I was actually in North Dakota, probably two months ago, to go down and see the Bakken formation, and I met with a tribe there to learn about what they’re going through and how they’re dealing with everything. And then I was also out in Alberta last week and did a flight over the oil sands. The conference was called As Long as the Rivers Flow. It was put on by the Athabasca Chipewyan First Nation and okt law firm. I met with Chief Allan Adam, Dr. David Schindler, Dr. John O’Connor, just some of the icons I’ve looked up to for years. I was tweeting about this stuff and then had more retweets and posts to the website. Being fairly new to social media and to using Twitter, it’s incredible to me how quickly the information gets out there. [End Page 85]
If you could give advice to people who are landowners along pipelines or to students or activists interested in energy politics, about how to promote a knowledgeable community or “pipeline citizenry” in their region, what would you say?
The number one thing is research, research, research. You’ve got to dig into one thousand–plus–page documents and understand what’s really going on, and educate yourself as an individual but then not hold the knowledge for yourself. Share it. Research like crazy. Make sure that you really have the documents to back up what you’re talking about, and then share them with as many people as you can. I find that when you start to become known as a source of knowledge, more people come to you and say, “Somebody said you know about this.” And then you can explain to them. They spread it. The knowledge grows.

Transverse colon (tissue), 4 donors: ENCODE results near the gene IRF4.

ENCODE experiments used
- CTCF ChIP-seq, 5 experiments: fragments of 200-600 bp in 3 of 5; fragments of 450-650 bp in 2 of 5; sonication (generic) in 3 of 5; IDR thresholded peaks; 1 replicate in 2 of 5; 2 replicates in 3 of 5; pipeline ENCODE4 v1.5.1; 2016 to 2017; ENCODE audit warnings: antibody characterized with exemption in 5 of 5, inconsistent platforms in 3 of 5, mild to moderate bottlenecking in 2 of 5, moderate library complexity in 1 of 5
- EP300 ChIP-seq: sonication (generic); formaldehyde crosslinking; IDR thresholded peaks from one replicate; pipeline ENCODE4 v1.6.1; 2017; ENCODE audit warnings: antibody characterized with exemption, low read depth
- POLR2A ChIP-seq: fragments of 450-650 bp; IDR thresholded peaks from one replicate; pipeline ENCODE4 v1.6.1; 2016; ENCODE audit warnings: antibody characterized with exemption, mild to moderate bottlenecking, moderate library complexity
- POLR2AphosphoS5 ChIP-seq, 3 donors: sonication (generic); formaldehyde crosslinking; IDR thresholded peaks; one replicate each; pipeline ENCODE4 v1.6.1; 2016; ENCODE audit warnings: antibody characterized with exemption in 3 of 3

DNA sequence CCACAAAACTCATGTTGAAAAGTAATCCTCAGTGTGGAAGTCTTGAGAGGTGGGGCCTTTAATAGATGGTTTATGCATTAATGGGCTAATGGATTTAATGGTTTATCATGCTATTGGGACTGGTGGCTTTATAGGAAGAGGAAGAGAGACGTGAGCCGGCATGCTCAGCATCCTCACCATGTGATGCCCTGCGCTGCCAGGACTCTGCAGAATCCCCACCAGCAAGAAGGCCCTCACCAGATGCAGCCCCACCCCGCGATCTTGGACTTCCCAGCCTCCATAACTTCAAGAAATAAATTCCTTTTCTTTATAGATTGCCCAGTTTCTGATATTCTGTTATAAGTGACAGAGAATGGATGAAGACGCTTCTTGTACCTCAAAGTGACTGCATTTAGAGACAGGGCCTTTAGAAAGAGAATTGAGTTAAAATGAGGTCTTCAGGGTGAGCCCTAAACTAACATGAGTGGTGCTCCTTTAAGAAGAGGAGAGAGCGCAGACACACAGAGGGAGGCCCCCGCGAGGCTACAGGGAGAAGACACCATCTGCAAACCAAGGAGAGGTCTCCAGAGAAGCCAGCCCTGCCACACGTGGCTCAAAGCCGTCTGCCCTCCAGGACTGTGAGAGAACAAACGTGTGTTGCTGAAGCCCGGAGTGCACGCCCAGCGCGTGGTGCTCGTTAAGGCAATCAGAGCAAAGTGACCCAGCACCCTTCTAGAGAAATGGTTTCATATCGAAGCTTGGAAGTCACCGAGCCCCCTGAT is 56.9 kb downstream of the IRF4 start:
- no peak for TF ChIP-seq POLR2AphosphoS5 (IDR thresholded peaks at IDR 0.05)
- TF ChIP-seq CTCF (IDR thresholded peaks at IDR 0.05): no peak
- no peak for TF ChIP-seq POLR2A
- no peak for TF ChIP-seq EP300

I think it’s something when people realize that unfortunately in many communities, we no longer go to our neighbors’ because you need a cup of sugar. You hardly know anything about your neighbors except for occasionally walking past them. It’s this bowling-alone concept. So to have that common experience of we’re all connected through these pipelines, you get back to gathering around kitchen tables. And that kitchen table could be a physical kitchen table, or it could be a Twitter kitchen table. Just for sharing information and saying, “This is affecting you, and it’s affecting me. This is what I know. What do you know?” Those kinds of relationships and all of the connections, once they get started, they continue fairly naturally. But the main thing is to dig for as much information as you can to start that discussion.
As for more general advice, everybody really needs to open their eyes and realize that when we’re seeking out unconventional oil in the Alberta oil sands and North Dakota’s Bakken fields and we’re transporting product in pipelines that are aging and rushing through new pipeline proposals with minimal oversight, it’s all very unprecedented. You have to open your eyes and realize that we’re really getting desperate. On top of all of the health, safety, and environmental issues surrounding this unconventional oil by pipeline and by rail, where does climate change fit in? How much longer can we burn all of these fossil fuels? Do we care about the consequences of our short-term thinking? If we care, what are we going to do about it? Where does the conversation about tackling climate change come in? I guess that’ll be my next chapter. [End Page 86]